Emerging From the Shadows

manual cinema, lula del ray @ Den Theater, 13 December 2012.

The world has become sad because a puppet was once melancholy. — Oscar Wilde

Artifice is essential to the authenticity of Manual Cinema‘s postmodern shadow puppetry. As the name suggests, performances by the group are at once hands on and mediated as MC uses a mix of overhead projectors, screens, actors and actresses, video, sound both live and played back, and more. In Lula Del Ray, which the troupe has staged in Chicago over the last few years and which soon appears in New York City, MC uses odd cuts and varying scales of closeup and framing shots to lend a movie-like quality to the piece. But with the slightly off transitions, the visibility of the transparency plastic around the figures, the live actors just ever so slightly out of phase and position with the props shadowed on the screen, the awareness that this is not a film at all never entirely vanishes.

This renders the performance almost amateurishly theatrical, like watching your kids perform a puppet show in the backyard and, yet, at the same time, you feel like you are at the movies. It is from the imperfections mixed with the surprising juxtapositions of embodied and disembodied that we enter into an in-between space, one in which the live elements increasingly become cinematic and the filmic qualities start to leap out from the (digitized) celluloid. A kind of paradoxical “live” cinema emerges, one that ends up welcoming the viewer into a richly ambiguous space between the recorded and the immediate, the pre-existing and that which is created in the moment. Is it live, or is it Memorex?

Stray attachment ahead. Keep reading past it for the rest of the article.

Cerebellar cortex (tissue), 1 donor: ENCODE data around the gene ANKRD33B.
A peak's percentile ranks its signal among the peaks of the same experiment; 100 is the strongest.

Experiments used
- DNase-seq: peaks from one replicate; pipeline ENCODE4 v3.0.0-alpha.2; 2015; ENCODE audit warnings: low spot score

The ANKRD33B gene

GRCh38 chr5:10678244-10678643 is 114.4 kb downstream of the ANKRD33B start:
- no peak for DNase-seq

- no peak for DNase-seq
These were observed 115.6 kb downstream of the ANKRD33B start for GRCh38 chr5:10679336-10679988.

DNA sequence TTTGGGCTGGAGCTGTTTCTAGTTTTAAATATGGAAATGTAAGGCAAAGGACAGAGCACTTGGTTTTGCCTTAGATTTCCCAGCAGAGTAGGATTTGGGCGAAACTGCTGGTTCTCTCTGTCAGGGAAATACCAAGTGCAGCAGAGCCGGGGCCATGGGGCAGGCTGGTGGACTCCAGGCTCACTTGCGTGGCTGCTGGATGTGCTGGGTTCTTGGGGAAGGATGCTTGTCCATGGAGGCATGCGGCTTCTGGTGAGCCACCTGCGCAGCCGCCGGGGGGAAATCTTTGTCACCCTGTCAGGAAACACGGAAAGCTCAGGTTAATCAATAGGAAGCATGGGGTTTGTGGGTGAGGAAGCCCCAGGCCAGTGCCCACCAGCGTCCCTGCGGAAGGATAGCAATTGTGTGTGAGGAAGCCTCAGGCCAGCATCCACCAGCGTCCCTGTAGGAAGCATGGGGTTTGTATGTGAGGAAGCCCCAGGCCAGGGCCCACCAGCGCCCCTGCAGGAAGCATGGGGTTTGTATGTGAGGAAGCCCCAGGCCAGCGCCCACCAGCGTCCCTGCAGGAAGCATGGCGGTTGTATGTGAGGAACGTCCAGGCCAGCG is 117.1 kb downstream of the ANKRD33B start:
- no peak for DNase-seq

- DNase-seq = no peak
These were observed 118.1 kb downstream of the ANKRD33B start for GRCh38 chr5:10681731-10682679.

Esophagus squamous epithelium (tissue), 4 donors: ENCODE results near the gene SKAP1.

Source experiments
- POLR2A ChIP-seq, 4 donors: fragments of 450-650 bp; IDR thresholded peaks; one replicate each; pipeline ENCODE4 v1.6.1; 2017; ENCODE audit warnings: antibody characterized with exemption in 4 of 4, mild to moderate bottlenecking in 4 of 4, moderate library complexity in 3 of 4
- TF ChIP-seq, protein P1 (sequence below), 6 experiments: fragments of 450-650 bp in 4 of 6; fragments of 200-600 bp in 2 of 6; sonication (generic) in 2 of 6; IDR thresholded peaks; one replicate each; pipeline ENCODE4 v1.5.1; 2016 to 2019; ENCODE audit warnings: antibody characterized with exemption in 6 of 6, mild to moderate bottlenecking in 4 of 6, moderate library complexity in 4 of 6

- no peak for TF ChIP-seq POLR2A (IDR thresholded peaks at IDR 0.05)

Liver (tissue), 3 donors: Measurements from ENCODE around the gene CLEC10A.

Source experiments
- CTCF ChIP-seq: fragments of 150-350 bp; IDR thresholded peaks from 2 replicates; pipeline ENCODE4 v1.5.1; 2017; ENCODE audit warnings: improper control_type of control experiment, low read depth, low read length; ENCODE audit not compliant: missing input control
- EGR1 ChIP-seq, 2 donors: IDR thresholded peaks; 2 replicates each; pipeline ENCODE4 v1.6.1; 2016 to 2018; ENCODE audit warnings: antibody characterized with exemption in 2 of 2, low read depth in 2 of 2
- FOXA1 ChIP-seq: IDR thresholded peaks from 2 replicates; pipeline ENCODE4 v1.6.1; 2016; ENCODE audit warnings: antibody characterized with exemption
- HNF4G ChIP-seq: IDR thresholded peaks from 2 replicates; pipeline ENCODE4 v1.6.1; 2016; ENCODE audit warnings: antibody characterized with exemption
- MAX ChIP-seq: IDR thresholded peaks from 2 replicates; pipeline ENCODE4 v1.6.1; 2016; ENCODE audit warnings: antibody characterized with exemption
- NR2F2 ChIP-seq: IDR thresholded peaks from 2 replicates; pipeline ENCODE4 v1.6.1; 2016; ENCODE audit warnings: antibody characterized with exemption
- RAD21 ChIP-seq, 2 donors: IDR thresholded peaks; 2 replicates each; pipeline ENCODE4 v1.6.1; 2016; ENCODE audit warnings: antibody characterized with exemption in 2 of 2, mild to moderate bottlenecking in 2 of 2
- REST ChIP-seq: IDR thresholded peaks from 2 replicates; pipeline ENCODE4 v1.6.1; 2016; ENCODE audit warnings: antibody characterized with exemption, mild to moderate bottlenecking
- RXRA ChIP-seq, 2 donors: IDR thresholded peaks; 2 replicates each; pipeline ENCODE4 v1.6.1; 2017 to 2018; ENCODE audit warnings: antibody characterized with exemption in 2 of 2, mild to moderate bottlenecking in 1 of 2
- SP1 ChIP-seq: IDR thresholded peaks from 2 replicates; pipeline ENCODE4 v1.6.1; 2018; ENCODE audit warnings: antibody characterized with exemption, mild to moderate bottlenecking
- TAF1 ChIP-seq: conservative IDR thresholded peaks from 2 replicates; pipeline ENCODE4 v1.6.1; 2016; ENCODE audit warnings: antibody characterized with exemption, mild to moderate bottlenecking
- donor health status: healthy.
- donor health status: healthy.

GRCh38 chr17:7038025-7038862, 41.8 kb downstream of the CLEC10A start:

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The plot of Lula Del Ray works well with the effect produced by Manual Cinema’s approach to shadow puppetry. It’s a dreamlike story about a young girl’s awakening to adulthood among the satellite dishes and mobile labs of some kind of scientific nuclear era installation. We appear to be in the almost hallucinatory landscape of technology and nature in the deserts of the southwestern United States. We catch a bit of the disorienting isolation, the beauty of this landscape: a sea of satellite dishes and other equipment among the mountains, flowers, burning sun, glowing moon, and endless sky.

It is a stunningly stark, desolate, lonely, and disorienting world—so real as to be unreal—which is what makes the in-between mix of live and mediated in the MC approach so evocative. And when the young girl runs away to a city to try to see a dreamy boy band music group that entrances as they perform “live” at a theater (represented through a mix of silhouetted cowboy hat and guitar figures and live music performance), the mix of intense human emotion and distanced inhumane alienation grow to a weirdly hushed roar of feeling, an echoey fantasy of possibilities and problems, learning and loss, presence and absence—all suspended in shadow and light.

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